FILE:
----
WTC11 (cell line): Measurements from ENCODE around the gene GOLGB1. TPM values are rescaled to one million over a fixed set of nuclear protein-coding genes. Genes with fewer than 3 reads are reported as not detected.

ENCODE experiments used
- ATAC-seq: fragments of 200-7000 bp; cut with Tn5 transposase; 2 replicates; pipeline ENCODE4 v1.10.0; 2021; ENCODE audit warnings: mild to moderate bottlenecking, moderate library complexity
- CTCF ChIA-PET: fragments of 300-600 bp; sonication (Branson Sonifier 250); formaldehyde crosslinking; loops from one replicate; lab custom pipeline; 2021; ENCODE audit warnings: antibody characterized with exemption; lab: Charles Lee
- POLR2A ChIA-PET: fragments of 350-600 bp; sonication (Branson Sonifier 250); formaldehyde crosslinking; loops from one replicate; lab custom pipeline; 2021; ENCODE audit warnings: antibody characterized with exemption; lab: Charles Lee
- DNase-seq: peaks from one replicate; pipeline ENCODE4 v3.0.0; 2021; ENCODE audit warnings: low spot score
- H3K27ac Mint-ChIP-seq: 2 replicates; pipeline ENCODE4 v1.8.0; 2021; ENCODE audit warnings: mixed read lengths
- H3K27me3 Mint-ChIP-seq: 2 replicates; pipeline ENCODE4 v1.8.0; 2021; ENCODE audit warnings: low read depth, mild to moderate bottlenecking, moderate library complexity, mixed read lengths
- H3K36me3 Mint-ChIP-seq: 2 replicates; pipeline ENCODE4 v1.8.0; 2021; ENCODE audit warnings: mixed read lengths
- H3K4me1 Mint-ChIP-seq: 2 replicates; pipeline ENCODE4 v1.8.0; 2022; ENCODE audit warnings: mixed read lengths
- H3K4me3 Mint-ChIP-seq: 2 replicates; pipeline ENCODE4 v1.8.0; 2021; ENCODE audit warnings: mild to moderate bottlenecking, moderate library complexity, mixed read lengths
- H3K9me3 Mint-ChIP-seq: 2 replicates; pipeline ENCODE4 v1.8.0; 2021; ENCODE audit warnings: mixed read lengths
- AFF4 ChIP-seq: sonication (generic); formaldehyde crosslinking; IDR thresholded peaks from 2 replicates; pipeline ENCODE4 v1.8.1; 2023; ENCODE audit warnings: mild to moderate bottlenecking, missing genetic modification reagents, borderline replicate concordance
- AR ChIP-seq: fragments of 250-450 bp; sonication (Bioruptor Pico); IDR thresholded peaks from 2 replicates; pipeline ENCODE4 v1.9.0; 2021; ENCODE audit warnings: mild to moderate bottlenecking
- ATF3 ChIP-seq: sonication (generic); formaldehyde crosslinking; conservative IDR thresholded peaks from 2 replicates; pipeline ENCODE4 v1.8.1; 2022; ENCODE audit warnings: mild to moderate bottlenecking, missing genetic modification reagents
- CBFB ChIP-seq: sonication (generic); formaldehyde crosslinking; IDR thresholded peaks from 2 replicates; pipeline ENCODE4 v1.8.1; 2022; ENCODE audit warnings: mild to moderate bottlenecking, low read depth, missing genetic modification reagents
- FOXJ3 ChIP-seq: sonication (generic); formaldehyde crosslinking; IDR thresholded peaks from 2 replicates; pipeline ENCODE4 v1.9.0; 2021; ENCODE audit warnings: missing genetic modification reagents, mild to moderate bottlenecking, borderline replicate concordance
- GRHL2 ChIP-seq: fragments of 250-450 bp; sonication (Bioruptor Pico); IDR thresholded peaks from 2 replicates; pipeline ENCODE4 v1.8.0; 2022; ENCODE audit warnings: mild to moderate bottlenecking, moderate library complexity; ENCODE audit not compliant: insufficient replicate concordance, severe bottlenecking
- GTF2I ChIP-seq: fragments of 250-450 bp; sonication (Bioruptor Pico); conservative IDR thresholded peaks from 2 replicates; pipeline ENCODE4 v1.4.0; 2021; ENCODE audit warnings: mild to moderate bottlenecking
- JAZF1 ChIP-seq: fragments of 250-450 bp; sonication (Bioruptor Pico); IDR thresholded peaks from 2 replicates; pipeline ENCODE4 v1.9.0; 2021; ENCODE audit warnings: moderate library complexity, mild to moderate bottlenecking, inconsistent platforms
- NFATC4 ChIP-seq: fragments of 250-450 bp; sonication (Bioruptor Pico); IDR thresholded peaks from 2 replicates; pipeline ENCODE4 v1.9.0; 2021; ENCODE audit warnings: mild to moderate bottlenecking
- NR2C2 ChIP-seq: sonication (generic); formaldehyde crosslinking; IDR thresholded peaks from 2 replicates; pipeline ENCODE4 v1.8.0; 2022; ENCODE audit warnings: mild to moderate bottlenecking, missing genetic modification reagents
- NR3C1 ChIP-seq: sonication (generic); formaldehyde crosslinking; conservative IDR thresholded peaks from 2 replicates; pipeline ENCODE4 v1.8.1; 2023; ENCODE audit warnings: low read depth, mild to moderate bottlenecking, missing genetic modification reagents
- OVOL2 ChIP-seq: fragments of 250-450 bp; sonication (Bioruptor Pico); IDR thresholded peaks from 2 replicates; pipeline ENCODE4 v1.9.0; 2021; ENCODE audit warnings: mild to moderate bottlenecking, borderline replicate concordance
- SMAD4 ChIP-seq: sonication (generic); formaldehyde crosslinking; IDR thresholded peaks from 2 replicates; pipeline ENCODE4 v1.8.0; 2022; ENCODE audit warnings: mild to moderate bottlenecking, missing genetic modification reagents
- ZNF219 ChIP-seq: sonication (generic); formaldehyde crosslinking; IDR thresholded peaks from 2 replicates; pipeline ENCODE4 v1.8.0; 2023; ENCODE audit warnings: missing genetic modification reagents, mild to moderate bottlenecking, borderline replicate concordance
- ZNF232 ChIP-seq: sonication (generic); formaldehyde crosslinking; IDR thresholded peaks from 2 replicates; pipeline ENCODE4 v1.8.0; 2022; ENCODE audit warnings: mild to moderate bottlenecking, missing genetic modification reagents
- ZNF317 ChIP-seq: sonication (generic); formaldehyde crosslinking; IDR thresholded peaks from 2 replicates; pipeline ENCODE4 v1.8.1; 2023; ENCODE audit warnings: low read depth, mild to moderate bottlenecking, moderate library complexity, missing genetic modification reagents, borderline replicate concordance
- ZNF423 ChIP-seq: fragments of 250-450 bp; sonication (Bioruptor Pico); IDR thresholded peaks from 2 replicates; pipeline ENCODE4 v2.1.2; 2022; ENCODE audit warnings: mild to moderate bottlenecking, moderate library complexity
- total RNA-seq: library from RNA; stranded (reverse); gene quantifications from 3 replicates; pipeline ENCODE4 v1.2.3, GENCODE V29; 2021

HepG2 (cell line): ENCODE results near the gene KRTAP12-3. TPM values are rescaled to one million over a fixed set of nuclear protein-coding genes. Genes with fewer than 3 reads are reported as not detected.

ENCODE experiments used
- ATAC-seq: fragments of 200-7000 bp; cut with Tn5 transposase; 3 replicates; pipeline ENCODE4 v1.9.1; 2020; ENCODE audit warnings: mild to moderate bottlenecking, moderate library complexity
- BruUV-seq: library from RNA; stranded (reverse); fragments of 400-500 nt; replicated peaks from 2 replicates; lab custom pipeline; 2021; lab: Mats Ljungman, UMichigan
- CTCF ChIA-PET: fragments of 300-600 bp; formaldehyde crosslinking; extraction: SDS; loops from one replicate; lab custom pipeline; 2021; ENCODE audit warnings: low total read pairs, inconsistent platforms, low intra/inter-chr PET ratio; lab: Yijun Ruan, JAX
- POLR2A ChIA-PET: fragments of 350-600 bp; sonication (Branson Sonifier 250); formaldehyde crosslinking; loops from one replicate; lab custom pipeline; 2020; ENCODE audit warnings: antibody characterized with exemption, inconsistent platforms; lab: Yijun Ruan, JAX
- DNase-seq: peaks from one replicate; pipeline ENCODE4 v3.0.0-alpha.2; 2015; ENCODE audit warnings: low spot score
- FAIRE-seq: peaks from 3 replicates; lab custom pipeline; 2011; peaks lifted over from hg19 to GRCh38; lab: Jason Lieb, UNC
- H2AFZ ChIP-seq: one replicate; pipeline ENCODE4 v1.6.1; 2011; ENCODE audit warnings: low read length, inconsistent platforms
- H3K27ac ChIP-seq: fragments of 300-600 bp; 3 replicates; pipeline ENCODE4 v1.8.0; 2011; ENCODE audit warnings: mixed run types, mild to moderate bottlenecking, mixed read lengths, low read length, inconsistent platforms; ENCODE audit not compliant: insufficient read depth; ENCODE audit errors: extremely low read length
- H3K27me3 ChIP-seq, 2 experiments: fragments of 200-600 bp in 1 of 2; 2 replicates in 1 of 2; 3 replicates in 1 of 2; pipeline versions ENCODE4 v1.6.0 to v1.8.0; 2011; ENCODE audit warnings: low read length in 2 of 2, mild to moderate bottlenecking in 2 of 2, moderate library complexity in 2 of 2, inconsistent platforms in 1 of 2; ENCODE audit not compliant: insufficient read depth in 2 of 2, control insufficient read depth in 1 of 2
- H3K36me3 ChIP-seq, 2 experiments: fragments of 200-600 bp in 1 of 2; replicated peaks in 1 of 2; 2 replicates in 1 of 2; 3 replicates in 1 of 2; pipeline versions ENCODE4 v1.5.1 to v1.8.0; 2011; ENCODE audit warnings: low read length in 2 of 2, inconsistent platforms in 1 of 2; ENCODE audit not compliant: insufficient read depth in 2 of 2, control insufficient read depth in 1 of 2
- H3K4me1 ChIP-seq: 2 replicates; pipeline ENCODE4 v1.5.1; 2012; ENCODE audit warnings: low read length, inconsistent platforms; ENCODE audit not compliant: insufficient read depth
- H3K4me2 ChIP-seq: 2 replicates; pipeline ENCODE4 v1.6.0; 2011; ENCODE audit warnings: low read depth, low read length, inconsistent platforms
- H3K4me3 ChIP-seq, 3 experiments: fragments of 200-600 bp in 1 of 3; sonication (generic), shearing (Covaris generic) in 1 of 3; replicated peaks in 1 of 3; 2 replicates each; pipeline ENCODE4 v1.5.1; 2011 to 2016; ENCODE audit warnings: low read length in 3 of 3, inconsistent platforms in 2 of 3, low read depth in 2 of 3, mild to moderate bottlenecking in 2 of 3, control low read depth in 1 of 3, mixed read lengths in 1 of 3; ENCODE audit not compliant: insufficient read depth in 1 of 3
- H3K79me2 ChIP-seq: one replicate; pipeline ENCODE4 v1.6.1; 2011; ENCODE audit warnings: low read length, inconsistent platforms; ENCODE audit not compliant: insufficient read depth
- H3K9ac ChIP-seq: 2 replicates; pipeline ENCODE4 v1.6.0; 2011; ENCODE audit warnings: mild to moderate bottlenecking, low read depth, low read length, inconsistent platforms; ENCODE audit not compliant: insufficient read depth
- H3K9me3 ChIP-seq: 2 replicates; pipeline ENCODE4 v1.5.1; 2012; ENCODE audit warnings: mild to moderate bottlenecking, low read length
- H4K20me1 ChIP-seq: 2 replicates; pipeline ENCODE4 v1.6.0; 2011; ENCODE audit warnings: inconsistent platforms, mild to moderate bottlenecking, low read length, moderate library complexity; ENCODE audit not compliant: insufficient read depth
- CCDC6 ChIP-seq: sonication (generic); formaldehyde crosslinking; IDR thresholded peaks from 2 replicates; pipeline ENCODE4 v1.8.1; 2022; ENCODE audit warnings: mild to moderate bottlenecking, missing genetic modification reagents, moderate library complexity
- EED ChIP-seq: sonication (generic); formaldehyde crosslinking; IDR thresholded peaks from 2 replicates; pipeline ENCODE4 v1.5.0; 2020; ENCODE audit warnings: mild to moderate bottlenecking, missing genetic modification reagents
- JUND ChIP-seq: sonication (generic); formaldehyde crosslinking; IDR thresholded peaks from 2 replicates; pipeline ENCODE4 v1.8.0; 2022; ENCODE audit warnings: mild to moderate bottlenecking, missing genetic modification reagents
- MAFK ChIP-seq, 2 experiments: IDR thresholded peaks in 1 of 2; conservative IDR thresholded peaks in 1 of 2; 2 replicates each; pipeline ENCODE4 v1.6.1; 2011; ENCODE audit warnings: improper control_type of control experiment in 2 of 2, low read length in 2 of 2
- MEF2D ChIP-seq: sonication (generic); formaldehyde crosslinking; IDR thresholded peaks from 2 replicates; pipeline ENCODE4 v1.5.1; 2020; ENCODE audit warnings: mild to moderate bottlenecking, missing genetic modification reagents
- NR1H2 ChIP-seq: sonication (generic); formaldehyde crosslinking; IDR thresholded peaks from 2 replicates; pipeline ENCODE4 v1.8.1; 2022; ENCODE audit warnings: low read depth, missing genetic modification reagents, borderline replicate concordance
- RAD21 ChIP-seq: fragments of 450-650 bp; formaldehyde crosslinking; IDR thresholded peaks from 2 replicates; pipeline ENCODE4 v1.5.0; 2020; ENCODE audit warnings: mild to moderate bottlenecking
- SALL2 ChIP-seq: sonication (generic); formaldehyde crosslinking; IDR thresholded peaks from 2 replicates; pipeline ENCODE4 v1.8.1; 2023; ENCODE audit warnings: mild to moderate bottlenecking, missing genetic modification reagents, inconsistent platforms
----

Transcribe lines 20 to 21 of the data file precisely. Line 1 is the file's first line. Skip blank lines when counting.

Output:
- JAZF1 ChIP-seq: fragments of 250-450 bp; sonication (Bioruptor Pico); IDR thresholded peaks from 2 replicates; pipeline ENCODE4 v1.9.0; 2021; ENCODE audit warnings: moderate library complexity, mild to moderate bottlenecking, inconsistent platforms
- NFATC4 ChIP-seq: fragments of 250-450 bp; sonication (Bioruptor Pico); IDR thresholded peaks from 2 replicates; pipeline ENCODE4 v1.9.0; 2021; ENCODE audit warnings: mild to moderate bottlenecking